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Old 03-13-2013, 08:09 PM   #21
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Most lacto strains only produce Lactic acid and not alcohol though some commercial strains do..... the sacch or brett strain is what is actually creating the alcohol. I would think if you had to have a low ie.2% abv you may have to adjust the grain bill to reflect that though I could be wrong.... I'll punch it into beersmith both ways and report a bit later and my findings.
I don't have to have it at 2%. I just liked the idea of being able to have the lacto eat away the sugars in the second split of the batch without any alcohol.

Of course, a 3-4% beer is so damn sessionable anyways. I don't know why I'd care that much either way.
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Old 04-18-2013, 09:42 PM   #22
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I like the recipe here and it looks pretty solid but I'm going to do this as a sour mash not two seperate batches.... I would reason that adding lacto is unnesasary as there is more than enough lactobacillus already on the husk of the grain so I would just split the grain bill by about a pound less than just leave at a high temp ( just like a regular mash ) and cover with foil for 1-2 days. reserve the lquid. 2 days later mash as normal than add back in the soured mash and drain off as normal ..... I like the 180 pasteruize idea than go to one carboy and only add the brett strain as the lactic acid was adequatly produced during the sour mash. sorry just thinking out loud.
Would the pasteurization even be necessary? Like, If I just drained the wort right off, chilled down to 90, and pitched two packs of 3191-pc, maybe with a hand full of grain? Seems like it would work the same. Put my heat belt on it and let it blow off. Also, would a higher mash temp be better, like 156, for the brett to chew on? I wouldn't want it too thin.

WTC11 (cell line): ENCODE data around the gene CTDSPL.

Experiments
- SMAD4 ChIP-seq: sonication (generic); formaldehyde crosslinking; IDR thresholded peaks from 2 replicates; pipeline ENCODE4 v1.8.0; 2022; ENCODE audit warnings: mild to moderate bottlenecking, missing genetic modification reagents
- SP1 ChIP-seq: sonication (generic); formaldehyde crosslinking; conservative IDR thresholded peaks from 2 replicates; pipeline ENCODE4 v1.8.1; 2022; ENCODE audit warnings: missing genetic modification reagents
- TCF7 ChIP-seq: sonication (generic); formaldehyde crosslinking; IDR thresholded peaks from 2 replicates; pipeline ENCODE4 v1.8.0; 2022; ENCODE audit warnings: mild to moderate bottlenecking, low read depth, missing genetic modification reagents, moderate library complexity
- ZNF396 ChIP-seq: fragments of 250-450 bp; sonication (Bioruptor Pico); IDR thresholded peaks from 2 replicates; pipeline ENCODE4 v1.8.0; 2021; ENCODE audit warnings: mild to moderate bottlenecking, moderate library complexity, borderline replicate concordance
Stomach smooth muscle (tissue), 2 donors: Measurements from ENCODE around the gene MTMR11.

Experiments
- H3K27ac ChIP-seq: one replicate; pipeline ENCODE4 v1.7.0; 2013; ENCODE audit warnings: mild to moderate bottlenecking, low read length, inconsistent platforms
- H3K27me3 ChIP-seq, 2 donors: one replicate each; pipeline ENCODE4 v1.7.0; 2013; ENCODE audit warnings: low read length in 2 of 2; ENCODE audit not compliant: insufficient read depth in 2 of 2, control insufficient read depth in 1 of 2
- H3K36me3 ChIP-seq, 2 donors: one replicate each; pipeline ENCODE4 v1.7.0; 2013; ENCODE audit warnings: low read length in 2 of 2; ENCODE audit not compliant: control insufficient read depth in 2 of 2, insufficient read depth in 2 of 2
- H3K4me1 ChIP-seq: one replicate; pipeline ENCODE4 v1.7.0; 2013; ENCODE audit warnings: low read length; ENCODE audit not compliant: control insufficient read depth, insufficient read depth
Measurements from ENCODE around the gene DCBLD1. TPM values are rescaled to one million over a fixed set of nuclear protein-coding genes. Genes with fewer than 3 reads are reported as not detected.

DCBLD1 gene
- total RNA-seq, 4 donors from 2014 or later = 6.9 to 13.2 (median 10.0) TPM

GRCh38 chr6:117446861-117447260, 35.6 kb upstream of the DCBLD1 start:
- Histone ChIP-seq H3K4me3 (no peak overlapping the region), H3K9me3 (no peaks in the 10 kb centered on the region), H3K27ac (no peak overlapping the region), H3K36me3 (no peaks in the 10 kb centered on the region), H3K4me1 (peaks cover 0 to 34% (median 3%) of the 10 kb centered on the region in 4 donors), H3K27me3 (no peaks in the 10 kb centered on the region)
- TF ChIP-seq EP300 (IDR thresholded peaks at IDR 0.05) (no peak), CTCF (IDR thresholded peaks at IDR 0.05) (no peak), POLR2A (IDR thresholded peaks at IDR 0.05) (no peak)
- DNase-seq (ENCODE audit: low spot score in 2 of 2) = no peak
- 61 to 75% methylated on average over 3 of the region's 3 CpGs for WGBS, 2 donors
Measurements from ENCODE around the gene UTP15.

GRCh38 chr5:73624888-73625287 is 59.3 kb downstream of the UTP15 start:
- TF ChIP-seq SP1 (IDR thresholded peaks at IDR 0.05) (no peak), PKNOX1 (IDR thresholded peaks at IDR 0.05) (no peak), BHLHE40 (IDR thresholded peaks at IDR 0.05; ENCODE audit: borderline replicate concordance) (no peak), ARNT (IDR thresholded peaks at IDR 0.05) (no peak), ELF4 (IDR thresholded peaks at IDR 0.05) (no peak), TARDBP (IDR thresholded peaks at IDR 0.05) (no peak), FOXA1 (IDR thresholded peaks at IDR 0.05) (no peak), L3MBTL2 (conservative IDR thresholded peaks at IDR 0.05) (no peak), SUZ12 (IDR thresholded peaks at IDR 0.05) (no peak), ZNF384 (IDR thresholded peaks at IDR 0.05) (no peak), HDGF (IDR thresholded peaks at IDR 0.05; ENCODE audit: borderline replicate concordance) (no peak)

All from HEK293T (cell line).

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Old 04-19-2013, 04:25 AM   #23
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Would the pasteurization even be necessary? Like, If I just drained the wort right off, chilled down to 90, and pitched two packs of 3191-pc, maybe with a hand full of grain? Seems like it would work the same. Put my heat belt on it and let it blow off. Also, would a higher mash temp be better, like 156, for the brett to chew on? I wouldn't want it too thin.
As to the OP saying about heating to 180 I believe his intent was to keep it as traditional as possible as Berliner weisse traditionally is a no boil beer but by going to 180 for 15 minutes or so you are pastureizing the wort and killing off any enteric bacteria that may be lingering as well as killing off the lactobacillus. As far as mashing higher sure you can but remember that brett will eat almost everything including all those dextrins produced at higher mash temperatures. the beer will thin out regardless over time it's just what brett does. Also just a fyi the more dextrins the longer you will need to wait to get into the bottle plan on 8 months plus to just get to a stable FG and even then be carefull brett is the mother of all yeasts when it comes to feeding of residual sugars.
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Old 06-04-2013, 03:22 AM   #24
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So I brewed this on April 27th. I'm now almost two weeks into the secondary phase of the brew and I just pulled a sample. Gravity reading was 1.030. Unfortunately I forgot to take an OG reading, but there's a funky smell and a slightly sour taste so I assume that some progress has been made. My LHBS didn't have any Lacto strains so I pitched a handful of grain into the lacto sub-batch. Based on the timeline posted here, I was expecting it to be farther along. Did I mess something up? I'll probably pull another sample in a month or two and hope that the gravity has dropped more. Will heating the fermenter maybe help attenuation?